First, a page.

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It’s climate treaty season again.
As the Kyoto Protocol reaches its diplomatic conclusion, countries are looking to a new international accord and submitting fresh carbon reduction targets in anticipation of a United Nations Climate Conference in December 2015. The European Union, for example, just pledged to reduce greenhouse gases from 1990 levels by 40% by 2030. Even more noteworthy, the U.S. and China jointly announced big emissions cuts in late 2014.
Such global political progress is vital if we are to avoid the 2°C maximum increase that the UN has identified as the most we can allow to prevent catastrophic warming — but if we’ve learned anything from 15 years of politicking around the Kyoto accord, it’s that governments aren’t going to get this done alone.
The only other global player with the reach to take meaningful action on climate is the business community. And the potential contribution from the corporate sector is surprisingly huge. Critics normally point to countries like the U.S. and China as big polluters, but when you strip away the conventions of national boundaries and take another look, it turns out that it’s actually just as easy to point at specific companies as major contributors to global emissions. There are over 190 countries involved in the climate negotiations, but investigations show that just 90 companies account for two-thirds of all the carbon emissions since the industrial revolution.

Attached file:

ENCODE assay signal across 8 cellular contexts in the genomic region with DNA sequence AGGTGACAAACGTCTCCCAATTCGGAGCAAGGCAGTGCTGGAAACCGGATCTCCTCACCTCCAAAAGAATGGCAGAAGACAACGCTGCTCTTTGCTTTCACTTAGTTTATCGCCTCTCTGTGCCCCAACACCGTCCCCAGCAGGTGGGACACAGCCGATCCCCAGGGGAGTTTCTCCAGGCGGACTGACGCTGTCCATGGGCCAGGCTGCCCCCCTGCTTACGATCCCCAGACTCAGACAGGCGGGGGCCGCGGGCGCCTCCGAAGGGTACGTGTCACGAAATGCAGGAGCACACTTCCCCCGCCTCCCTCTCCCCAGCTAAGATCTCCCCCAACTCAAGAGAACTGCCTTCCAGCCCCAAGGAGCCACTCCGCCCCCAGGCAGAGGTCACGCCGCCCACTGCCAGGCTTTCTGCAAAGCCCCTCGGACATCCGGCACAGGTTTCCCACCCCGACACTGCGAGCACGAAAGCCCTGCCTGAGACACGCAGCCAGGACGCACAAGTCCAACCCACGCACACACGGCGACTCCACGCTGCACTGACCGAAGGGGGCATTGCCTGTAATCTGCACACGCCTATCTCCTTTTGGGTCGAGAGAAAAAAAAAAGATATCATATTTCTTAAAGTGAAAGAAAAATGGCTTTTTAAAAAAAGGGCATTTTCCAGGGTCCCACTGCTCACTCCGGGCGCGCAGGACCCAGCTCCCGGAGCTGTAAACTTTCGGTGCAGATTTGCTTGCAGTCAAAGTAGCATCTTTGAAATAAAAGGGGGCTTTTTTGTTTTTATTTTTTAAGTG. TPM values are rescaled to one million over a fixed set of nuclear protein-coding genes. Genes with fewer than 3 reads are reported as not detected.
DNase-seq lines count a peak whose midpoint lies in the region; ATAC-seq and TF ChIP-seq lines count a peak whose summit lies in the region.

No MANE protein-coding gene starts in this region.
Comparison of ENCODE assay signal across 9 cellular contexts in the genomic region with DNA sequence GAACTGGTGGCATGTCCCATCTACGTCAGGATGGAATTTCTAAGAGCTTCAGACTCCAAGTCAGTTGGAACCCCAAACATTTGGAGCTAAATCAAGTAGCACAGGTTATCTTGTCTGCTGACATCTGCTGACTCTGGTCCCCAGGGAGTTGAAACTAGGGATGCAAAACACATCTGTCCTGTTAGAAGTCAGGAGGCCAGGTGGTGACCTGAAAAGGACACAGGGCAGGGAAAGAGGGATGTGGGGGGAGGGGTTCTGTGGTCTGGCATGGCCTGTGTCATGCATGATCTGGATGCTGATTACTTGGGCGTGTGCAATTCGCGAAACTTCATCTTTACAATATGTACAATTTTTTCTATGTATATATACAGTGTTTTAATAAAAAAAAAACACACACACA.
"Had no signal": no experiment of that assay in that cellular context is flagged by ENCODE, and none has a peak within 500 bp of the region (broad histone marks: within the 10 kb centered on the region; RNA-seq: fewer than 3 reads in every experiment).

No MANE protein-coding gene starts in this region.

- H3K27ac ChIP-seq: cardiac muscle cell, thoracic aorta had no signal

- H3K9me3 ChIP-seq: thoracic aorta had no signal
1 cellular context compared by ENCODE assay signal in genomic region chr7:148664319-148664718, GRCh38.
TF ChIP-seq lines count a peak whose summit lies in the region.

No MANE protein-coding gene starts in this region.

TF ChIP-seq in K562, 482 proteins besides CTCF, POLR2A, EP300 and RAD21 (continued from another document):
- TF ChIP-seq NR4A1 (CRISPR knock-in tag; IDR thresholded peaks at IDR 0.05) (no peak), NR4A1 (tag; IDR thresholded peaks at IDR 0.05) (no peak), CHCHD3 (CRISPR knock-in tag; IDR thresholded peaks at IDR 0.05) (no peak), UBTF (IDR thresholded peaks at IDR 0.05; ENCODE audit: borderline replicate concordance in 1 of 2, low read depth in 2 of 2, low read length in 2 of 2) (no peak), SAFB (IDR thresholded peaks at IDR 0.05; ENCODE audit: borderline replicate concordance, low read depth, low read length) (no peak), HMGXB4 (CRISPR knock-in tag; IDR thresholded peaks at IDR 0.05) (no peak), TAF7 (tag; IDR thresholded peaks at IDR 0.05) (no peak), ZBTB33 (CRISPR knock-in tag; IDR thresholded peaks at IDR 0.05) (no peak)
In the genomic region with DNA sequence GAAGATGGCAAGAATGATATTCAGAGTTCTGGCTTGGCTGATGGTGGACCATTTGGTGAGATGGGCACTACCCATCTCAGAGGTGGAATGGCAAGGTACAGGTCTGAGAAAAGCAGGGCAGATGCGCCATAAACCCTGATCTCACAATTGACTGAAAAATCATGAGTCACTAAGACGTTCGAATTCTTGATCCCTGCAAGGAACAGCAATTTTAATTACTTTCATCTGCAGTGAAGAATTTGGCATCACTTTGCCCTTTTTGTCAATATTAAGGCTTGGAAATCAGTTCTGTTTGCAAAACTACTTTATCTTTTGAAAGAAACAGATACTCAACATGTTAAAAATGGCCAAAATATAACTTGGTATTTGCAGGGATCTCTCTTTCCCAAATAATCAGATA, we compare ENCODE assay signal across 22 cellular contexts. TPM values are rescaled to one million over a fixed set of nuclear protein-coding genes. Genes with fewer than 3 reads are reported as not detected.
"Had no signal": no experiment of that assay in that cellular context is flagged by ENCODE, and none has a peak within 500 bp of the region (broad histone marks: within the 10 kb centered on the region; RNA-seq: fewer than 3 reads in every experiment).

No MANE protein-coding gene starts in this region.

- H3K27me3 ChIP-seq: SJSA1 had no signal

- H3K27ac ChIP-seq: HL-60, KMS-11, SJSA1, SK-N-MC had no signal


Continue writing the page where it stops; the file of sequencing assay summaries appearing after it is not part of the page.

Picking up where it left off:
So this time around, as governments make their climate commitments, companies need to do so as well. Auspiciously, many businesses are making these efforts — just not the ones that matter. In 2012, according to the Carbon Disclosure Project, an impressive 82% of the Global 500 had some kind of climate policy in place. Unfortunately, researchers found no evidence these activities were measurably reducing company carbon emissions.1 Corporate climate practices include things like calculating the carbon footprint or creating board-level climate committees — policies that may set the groundwork for action, but do nothing about actually lowering emissions. It’s worth emphasizing that the few companies that are making material progress on their carbon footprint are those with explicit emissions reduction commitments measured in absolute terms.
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1. B. Doda, C. Gennaioli, A. Gouldson, D. Grover and R. Sullivan, "Are Corporate Carbon Management Practices Reducing Corporate Carbon Emissions?" Corporate Social Responsibility and Environmental Management 2015: doi: 10.1002/csr.1369. http://onlinelibrary.wiley.com.mutex.gmu.edu/doi/10.1002/csr.1369/full